Paying off farmers will not be enough to cut nitrogen pollution, scientists warn

Government plans to reduce nitrogen pollution by compensating farmers will not be enough to reverse the damage to the environment, new research has found.

Scientists at Wageningen Environmental Research wrote in a report that emissions would have to be cut by more than 50% before the natural world experienced any benefit. The research was commissioned by the World WIldlife Fund (WWF).

The report was published ahead of a debate in parliament on Thursday on the government’s response to a Council of State ruling in May which said regulations for restricting ammonia, nitrogen oxide and nitrous oxides near designated nature protection zones breached EU law.

The judgment meant 18,000 building projects had to be put on hold, as well as several road building projects. It also has major consequences for the agriculture sector, which generates around 45% of nitrogen compound emissions.

Farmers staged a mass protest in The Hague two weeks ago after coalition party D66 proposed cutting livestock numbers by 50% to comply with the Council of State’s ruling.

Former VVD minister Johan Remkes, who chaired a committee set up to examine possible measures to cut emissions, also suggested cutting speed limits on motorways and buying out pig and poultry farmers whose land borders EU-designated Natura 2000 sites.

However, Wageningen researchers say shutting down peripheral farms is not enough and more regulations are needed at national level. More than 70% of the conservation zones have excessive levels of nitrogen compounds, with ammonia generated by livestock farming the number one source.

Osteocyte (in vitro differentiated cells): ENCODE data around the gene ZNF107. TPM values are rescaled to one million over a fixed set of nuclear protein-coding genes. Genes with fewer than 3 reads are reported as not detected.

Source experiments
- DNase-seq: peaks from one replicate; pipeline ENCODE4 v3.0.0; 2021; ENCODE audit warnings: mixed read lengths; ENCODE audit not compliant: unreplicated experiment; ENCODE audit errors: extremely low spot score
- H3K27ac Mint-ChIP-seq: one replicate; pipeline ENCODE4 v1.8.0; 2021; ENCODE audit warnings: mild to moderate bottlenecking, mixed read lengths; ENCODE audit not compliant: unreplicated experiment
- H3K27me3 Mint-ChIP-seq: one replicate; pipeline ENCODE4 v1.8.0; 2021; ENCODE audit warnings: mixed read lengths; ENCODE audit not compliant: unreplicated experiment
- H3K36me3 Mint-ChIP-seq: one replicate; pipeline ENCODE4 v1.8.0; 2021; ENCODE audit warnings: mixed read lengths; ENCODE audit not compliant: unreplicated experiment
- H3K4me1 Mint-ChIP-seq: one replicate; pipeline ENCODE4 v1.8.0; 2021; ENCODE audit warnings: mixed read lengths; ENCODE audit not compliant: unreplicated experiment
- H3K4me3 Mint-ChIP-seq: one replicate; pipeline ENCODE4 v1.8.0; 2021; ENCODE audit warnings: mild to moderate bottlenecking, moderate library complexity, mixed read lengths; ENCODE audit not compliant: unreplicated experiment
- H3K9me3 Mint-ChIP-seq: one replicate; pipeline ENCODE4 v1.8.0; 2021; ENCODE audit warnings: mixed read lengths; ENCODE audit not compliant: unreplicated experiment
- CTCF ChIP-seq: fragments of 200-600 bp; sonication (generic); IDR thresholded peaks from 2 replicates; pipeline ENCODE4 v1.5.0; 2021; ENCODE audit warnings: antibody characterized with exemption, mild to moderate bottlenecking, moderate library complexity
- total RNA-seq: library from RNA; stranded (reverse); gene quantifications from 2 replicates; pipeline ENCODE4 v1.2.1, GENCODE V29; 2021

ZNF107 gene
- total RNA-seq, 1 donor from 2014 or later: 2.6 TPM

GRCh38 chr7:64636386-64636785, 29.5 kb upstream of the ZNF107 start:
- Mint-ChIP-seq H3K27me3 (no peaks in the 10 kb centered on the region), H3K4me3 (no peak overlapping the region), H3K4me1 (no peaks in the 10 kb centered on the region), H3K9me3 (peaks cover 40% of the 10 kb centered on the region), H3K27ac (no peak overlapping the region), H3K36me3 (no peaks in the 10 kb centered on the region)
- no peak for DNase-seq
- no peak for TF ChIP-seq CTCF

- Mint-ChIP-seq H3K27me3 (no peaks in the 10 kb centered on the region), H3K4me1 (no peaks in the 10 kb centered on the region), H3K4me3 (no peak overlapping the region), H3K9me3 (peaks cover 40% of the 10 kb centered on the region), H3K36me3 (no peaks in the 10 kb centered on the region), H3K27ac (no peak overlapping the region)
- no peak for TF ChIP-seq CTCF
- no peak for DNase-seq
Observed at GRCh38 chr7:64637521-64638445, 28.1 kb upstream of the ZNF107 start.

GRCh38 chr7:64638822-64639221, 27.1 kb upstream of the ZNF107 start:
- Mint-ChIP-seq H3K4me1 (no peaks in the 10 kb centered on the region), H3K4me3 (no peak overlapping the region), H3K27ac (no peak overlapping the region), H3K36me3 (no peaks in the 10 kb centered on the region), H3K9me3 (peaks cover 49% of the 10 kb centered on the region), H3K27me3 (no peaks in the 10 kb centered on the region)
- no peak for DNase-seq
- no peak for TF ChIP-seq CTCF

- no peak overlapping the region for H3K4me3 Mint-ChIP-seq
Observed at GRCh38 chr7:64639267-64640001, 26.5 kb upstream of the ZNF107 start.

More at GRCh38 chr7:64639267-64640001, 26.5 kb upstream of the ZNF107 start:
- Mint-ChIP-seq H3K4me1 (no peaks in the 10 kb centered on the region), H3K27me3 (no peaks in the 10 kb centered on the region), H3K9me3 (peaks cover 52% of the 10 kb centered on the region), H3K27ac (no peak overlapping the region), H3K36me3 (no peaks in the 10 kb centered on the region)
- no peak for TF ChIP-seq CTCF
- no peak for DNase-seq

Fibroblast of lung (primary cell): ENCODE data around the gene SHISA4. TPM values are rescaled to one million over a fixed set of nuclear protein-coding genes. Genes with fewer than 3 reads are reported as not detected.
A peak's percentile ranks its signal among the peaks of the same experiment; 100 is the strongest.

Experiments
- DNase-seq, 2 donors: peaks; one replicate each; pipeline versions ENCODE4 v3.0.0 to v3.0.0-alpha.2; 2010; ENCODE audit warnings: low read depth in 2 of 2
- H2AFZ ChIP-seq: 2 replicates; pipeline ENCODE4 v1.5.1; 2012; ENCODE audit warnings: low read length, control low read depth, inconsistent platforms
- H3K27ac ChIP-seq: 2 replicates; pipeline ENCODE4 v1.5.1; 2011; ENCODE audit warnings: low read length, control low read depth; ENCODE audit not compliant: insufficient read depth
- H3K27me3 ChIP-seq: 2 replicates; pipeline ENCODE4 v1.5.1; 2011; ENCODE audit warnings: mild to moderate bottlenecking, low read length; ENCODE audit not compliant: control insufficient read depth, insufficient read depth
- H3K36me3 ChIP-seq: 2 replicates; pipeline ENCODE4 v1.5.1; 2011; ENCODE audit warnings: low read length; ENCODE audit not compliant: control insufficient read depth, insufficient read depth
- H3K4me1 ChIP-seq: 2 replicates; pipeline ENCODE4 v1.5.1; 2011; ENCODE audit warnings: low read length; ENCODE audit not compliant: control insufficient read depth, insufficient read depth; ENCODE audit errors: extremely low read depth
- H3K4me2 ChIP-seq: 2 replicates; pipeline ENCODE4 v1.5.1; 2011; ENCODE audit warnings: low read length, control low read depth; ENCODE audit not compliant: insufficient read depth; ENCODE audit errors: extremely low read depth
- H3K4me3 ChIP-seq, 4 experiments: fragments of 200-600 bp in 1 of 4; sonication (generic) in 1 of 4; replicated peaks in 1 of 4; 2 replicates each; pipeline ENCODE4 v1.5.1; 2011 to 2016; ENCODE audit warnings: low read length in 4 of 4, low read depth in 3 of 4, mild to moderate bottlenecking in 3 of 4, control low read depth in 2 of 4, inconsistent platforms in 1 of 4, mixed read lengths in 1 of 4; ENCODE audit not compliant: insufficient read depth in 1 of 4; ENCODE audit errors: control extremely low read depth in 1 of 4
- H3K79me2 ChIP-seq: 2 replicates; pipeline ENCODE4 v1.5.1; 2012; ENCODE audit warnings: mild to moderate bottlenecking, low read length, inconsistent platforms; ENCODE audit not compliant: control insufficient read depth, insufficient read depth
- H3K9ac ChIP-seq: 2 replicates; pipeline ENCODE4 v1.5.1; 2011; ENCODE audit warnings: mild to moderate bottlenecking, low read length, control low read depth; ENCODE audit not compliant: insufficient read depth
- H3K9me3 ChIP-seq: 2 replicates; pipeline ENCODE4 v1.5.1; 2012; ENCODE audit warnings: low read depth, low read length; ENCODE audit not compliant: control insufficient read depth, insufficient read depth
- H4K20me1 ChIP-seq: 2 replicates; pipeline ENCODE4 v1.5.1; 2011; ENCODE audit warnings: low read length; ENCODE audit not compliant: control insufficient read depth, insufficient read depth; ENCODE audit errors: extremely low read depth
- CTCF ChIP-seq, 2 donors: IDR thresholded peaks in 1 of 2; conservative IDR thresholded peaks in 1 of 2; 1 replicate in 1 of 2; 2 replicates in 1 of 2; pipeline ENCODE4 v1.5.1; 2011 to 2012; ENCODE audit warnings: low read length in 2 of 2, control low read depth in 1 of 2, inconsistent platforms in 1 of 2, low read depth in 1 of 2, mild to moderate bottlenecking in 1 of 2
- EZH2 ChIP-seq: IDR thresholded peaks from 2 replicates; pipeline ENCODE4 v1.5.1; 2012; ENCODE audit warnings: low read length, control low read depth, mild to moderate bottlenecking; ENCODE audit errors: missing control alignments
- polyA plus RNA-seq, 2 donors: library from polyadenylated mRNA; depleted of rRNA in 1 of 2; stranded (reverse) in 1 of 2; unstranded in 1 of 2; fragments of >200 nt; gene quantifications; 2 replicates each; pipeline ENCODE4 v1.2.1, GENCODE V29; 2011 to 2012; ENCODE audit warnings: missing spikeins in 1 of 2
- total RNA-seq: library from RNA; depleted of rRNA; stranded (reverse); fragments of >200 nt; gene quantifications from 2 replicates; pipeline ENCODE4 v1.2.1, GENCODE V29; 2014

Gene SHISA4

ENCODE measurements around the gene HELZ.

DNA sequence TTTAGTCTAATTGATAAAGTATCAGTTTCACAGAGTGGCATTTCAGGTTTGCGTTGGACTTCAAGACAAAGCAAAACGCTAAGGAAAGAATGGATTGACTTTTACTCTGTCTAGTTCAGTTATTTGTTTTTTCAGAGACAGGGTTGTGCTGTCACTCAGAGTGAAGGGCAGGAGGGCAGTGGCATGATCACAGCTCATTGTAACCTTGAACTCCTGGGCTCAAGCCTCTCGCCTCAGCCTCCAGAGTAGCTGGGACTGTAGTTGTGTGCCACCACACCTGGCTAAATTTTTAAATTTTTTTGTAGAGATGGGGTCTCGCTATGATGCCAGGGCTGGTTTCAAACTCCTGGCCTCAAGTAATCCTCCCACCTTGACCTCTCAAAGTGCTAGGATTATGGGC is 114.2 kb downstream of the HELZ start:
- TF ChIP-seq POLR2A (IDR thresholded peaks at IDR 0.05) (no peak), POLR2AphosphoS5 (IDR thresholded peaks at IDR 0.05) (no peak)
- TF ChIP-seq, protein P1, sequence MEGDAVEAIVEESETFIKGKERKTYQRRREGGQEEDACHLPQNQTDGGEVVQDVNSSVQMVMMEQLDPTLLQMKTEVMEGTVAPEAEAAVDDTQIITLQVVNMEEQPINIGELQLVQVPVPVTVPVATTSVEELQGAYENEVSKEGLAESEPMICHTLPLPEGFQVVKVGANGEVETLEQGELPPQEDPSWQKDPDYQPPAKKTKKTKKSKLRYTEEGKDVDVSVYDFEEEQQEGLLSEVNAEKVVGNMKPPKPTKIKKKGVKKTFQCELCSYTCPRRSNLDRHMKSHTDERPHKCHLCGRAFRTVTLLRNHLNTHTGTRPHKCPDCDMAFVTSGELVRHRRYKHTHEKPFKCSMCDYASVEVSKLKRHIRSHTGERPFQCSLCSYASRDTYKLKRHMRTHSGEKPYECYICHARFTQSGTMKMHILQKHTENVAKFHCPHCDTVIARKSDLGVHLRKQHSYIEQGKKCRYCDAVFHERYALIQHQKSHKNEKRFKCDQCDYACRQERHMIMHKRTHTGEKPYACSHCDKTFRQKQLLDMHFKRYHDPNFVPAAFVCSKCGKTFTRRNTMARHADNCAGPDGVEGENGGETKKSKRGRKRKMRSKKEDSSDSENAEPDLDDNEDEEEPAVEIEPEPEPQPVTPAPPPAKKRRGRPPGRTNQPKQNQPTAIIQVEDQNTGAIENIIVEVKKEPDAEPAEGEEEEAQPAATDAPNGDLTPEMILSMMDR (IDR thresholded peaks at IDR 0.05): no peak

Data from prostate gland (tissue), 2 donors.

They say the total level of nitrogen needs to be reduced by more than half to compensate for nitrogen pollution that drifts across from other countries.


The coalition parties are divided on the issue, with the right-wing VVD assuring farmers that they will not be forced to cut their cattle herds and technological solutions will be found instead, in contrast to D66’s position.

More protests were taking place on Monday as convoys of tractors headed for provincial assembly houses. A 10 kilometre traffic jam was reported on the A7 heading in to Groningen as farmers travelled to the city.

Protest leaders are pressing provincial governments to scrap nitrogen rules imposed in response to the Council of State’s ruling, arguing that they should wait until the cabinet has finalised its plans. Last Friday Friesland withdrew its new regulations under pressure from a group of 300 farmers who parked their tractors outside the assembly building in Leeuwarden.

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